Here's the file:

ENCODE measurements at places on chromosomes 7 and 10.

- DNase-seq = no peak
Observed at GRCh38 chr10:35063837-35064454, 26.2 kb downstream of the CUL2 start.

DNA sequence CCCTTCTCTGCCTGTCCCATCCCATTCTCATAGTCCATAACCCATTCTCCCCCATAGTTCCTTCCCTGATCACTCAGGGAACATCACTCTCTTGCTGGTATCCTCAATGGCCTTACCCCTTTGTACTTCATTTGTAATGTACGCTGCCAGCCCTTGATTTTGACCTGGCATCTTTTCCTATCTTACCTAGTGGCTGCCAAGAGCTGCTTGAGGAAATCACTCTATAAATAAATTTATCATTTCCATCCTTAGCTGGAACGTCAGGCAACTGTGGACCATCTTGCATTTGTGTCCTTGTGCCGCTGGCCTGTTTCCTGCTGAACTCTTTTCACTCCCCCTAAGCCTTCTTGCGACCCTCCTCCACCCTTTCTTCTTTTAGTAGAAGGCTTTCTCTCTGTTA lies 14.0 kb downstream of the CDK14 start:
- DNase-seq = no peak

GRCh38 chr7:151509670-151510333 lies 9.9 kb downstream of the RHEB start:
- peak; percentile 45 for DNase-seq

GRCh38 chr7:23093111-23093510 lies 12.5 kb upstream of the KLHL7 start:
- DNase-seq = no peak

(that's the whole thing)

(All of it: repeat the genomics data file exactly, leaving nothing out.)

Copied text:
ENCODE measurements at places on chromosomes 7 and 10.

- DNase-seq = no peak
Observed at GRCh38 chr10:35063837-35064454, 26.2 kb downstream of the CUL2 start.

DNA sequence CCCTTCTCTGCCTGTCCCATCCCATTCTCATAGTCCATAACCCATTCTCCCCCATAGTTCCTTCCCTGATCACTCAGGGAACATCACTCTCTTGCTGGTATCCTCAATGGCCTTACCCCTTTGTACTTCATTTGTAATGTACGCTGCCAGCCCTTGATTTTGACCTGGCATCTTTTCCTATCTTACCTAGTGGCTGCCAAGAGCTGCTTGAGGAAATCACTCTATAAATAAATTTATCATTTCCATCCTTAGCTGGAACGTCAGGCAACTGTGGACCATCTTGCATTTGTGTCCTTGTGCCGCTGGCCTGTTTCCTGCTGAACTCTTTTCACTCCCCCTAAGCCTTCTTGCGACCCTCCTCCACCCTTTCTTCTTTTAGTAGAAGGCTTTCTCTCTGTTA lies 14.0 kb downstream of the CDK14 start:
- DNase-seq = no peak

GRCh38 chr7:151509670-151510333 lies 9.9 kb downstream of the RHEB start:
- peak; percentile 45 for DNase-seq

GRCh38 chr7:23093111-23093510 lies 12.5 kb upstream of the KLHL7 start:
- DNase-seq = no peak